The association that is referred to is the licensing and distribution agreement Milestone signed with DC comics which allowed their comics an avenue into mainstream comics (Brent Dorian Carpenter’s Foundation Studios did the same thing with Gauntlet Comics with his comic UN Force). ANIA, which means serve and protect in Swahili, maintained that Black comic readers need to see heroic images of themselves that were based from a more Afrocentric perspective. They claimed that the images that Milestone portrayed; specifically the Milestone character, Icon; were no less than chocolate-dipped Supermen. ANIA felt that Milestone and its characters were not doing enough to erase the years of stereotypes that had existed in comics almost since its inception, and that their characters were not truly representative of Black culture. The claims were dismissed by Milestone, who insisted that they were breaking long held views for people from any races, and would leave it up to the reader to decide if they were Afrocentric, multicultural, or just really good entertainment.
ANIA was not without receiving criticism of it own for not only seemingly inciting the “black on black” dispute with Milestone, but was accused of racism because they were composed entirely of African Americans. Roosevelt Pitt, creator of Purge, is quoted back in 1993 as saying during that time they were not multicultural like Milestone, but were Afrocentric because they are African Americans, and that’s all they know. Although the companies represented two differing ideologies, they suffered from internal friction as well that led to founding members of each company eventually leaving and both companies experiencing some push back from the direct market. Even with all of this, they were still able to maintain solid sales numbers on their titles.
In all, the 90’s saw an explosion of comics written, drawn, and published by more people of color than at any other point in comic book history. The books represented some of the best work of that time, and was very effective in what it set out to do in changing the perception of what it meant to be a black comic book character, and that these characters can be as varied as the real people they represent and the real situations they face. Even actress Jada Pinkett Smith, at the time still in her 20’s contributed to the explosion with her comic, Menace. Some of these characters survived the 90’s and are still around to this day, such as John McCellan’s Jonathan Fox, Andre Batts’ Dreadlocks, Roosevelt Pitts’ Purge, and from Milestone Media Icon, Rocket, and Static, who were absorbed into the mainstream DC Comics. Both the new management of Milestone and the creators Tribe have announced relaunches of there brands, as well.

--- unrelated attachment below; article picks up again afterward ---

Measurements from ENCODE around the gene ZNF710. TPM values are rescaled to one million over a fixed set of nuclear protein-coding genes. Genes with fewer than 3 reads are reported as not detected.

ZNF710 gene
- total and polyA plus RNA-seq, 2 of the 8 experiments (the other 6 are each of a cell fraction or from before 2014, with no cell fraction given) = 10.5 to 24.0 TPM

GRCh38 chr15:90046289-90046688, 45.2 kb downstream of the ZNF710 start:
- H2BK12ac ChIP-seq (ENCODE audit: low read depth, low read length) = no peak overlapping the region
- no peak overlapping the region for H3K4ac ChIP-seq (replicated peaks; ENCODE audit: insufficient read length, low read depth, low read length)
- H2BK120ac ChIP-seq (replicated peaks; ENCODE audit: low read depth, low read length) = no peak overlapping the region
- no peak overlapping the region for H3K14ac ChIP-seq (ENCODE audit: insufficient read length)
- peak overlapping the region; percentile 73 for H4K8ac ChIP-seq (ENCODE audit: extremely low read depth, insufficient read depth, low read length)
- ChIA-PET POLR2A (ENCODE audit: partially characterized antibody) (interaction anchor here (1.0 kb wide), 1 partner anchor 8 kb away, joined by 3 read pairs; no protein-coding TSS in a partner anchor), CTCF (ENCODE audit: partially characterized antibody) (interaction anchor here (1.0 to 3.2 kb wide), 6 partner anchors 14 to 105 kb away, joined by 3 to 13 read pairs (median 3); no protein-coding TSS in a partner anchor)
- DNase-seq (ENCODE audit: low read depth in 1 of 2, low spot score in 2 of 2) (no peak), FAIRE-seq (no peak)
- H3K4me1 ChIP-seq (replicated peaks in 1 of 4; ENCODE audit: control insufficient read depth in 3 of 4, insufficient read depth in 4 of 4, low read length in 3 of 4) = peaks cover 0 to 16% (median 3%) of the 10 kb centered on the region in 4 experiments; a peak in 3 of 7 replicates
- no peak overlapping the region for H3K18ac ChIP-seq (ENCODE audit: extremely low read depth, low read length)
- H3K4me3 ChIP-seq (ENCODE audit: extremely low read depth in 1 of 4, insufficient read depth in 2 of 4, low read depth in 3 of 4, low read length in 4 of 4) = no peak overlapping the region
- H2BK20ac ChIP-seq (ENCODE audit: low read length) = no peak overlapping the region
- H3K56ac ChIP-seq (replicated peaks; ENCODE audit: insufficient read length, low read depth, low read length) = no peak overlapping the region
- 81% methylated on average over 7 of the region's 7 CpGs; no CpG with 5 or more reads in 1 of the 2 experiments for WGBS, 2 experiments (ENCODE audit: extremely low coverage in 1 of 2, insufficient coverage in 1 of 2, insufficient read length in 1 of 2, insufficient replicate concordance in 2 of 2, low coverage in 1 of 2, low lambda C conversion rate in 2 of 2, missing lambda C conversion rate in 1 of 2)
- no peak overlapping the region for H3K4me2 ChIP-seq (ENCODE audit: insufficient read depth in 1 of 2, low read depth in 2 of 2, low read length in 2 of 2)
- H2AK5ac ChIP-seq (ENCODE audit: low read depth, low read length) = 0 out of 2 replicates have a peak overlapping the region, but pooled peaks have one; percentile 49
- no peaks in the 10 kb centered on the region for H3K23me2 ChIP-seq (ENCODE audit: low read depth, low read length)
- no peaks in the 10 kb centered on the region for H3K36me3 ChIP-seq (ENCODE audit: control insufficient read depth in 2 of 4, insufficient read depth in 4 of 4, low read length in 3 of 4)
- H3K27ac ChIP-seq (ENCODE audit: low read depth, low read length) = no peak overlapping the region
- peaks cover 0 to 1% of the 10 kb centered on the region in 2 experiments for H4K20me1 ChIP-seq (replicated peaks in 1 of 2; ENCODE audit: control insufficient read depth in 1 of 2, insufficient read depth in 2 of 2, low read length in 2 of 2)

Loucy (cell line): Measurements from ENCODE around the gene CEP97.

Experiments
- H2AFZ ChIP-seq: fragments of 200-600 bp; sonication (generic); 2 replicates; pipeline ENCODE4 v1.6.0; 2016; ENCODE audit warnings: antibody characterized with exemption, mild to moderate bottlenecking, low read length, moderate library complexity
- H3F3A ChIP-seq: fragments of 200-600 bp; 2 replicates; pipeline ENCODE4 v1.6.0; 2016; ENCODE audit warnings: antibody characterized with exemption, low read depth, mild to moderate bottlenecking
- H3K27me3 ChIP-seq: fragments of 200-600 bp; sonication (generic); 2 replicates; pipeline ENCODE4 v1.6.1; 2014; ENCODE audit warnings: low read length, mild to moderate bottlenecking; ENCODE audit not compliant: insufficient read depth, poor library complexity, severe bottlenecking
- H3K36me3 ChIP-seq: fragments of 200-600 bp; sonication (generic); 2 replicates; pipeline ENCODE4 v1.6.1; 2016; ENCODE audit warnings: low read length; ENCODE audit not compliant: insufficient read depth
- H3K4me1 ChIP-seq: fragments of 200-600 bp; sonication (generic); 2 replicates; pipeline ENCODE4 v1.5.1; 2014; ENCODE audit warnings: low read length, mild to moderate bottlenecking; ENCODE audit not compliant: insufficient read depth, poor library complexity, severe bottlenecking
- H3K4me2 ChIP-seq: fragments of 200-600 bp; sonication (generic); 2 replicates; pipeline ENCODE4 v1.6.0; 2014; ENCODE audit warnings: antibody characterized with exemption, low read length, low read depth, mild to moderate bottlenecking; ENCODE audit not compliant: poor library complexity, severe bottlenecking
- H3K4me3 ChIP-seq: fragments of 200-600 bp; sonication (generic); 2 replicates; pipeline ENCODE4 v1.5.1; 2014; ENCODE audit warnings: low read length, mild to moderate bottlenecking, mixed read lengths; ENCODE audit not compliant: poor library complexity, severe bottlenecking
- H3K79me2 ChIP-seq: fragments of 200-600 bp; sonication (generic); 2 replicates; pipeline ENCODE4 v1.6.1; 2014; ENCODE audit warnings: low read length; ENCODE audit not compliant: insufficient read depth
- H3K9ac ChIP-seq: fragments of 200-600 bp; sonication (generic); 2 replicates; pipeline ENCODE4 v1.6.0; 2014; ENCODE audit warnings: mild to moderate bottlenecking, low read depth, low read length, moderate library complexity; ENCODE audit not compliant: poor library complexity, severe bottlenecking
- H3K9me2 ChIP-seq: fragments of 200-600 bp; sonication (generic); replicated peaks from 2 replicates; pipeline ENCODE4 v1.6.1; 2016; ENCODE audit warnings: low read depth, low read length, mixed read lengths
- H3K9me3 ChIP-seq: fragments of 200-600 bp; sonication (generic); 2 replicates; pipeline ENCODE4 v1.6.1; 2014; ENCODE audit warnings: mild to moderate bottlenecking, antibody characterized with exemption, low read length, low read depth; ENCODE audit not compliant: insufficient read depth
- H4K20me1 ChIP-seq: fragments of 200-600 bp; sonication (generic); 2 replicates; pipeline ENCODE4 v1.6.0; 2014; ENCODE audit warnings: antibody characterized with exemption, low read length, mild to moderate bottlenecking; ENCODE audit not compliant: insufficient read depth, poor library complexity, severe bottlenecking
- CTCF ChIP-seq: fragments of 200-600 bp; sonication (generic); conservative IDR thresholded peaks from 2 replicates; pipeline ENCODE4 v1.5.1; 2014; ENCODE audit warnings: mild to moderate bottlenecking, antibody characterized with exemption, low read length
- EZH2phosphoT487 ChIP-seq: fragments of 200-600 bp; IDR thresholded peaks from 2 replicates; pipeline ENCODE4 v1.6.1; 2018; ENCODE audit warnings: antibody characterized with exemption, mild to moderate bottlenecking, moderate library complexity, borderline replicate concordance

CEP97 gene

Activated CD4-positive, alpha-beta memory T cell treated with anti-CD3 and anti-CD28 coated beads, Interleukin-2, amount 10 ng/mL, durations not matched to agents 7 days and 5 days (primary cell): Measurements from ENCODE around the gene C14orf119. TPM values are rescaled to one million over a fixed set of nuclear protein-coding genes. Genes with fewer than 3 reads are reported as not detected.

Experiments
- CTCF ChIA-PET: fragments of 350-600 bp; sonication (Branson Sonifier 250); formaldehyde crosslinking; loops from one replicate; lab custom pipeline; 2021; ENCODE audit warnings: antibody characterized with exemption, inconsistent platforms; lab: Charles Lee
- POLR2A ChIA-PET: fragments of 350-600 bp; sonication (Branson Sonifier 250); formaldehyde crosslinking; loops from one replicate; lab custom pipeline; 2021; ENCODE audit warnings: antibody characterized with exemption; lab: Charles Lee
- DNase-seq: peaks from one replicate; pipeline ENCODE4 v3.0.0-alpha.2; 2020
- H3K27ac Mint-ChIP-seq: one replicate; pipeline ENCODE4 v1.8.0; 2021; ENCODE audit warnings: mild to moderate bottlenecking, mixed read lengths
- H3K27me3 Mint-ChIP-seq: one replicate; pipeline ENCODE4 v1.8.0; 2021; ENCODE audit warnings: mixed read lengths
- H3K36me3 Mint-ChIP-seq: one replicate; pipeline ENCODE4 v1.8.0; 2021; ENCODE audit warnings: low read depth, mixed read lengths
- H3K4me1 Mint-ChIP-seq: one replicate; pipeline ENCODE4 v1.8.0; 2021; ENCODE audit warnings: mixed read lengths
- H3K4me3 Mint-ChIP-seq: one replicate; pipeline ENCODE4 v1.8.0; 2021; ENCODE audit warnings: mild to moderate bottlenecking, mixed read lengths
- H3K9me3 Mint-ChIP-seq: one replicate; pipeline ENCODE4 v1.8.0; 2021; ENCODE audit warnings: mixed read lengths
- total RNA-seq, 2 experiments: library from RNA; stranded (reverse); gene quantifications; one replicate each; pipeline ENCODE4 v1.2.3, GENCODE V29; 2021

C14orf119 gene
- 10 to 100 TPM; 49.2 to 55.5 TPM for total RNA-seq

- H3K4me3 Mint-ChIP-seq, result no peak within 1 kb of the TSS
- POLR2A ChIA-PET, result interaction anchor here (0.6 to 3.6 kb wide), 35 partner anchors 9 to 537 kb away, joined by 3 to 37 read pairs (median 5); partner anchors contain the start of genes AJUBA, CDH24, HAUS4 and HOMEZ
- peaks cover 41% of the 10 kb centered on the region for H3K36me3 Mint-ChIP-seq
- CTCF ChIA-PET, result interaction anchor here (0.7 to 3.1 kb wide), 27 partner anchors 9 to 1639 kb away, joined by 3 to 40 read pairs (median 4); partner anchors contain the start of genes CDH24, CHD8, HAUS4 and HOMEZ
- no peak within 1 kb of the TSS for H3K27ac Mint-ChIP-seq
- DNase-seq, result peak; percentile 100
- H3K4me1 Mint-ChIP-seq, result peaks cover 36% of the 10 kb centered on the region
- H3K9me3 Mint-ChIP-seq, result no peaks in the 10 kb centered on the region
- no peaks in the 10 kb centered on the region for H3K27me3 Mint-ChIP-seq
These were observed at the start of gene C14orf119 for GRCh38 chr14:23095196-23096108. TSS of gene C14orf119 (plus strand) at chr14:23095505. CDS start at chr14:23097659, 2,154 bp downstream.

Below is a partial listing of the African American owned comic book companies and comics created by African Americans, and year the books were published. In the case of ANIA, the individual companies that made up the group are listed separately as well as the books being listed under both companies.
ACME– Heru Son of Ausar (1986); Horus Son of Osiris (1991)
African Prince Production– Captain Africa (1992)
Africa Rising– Ebony Warrior (1993)
Afrocentric Comics– Heru Son of Ausar (1993); The Grand Nubians (1994)
Amara– Purge Preview (1995)
ANIA (Dark Lies Zulu, UP Comics, Africa Rising, Afrocentric Comics, and Omega 7 Comics)– Purge #0, #1; Heru Son of Ausar; Ebony Warrior #1, #2; Original Man; Zwanna Son of Zulu (all issue 1993)
Awesome Comics/Entertainment- Menace (1998)
Axis- Tribe #2, #3 (1993) Axis Alpha (1994); Beasties (1994)
Bates and Shabazz Publishing Co. (later renamed to Oakland Comics Co. and then O.G. Entertainment)- The Black Savior (1991)
Big City Comics (later renamed Big City Entertainment Inc.)- Brotherman (1990)
B-Line Edutainment– Crescent (1996)
Boomtown Productions– Hip Hop Heaven #1, #2 (1993)
Castel Publications- Sustah Girl (1993); The Grammar Patrol (1994)
CQ Comics Group- Black Man (1997)
Dark Angel Productions- Black Jack #1,#2,#3 (1996); Black Jack Blood and Honor #1,#2 (1997); Race Against Time (1997)
Dark Zulu Lies– Zwanna Son of Zulu (1993)
Diehard Studios- Captain Africa (1990)
Fantagraphics- Black Dogs (1993); King (1993); I Want to be your Dog (1996)
Foundation Studio– Tekq (1992); UN Force (1993); Paradigm (1993)
Gettoske Comics–Chocolate Thunder (1999); Nanoman (2000)
Good Comics– Tribe #0 (1993); W (1996)
Kamite Comics– Numidian Force (1991)
Hype Comics– Inner City Products (1991)
Image– Tribe #1 (1993)
Images & Realities– The Liberator #1, #2 (1993)
Jet Black Grafix– Cyberzone #1-#8 (1994)
JQ Productions– Jam Quacky (1991)
Mariah Graphics– Jonathan Fox #1,#2,#3 (1993)
Milestone Media Inc.– Blood Syndicate, 35 issues, (1993); Hardware, 50 issues, (1993); Icon, 42 issues, (1993); Static, 45 issues, (1993), Kobalt, 16 issues, (1994); Shadow Cabinet, 18 issues, (1994); Xombi, 22 issues, (1994)
Millennium– Little Miss Strange (1997)
Motown/Machineworks– Law Convention preview (1996)
Omega 7 Comics– Darkforce #1, #2 (1992) Mighty Ace #1, #2 (1992); Omega Man (1992); Original Man #1-#4 (1992)
Onli Studios- Nog the Protector of the Pyrimides (1981/82); Malcolm 10 (1992); Nog Is Back! (1994)
Rising Sun Productions– The Cipher (1992)
Slave Labor– Harry The Cop (1994)
Urban Style Comics– Dreadlocks: Welcome to the Terrordome (1996)
UP Comics– Power Knights (1992); Purge (1992)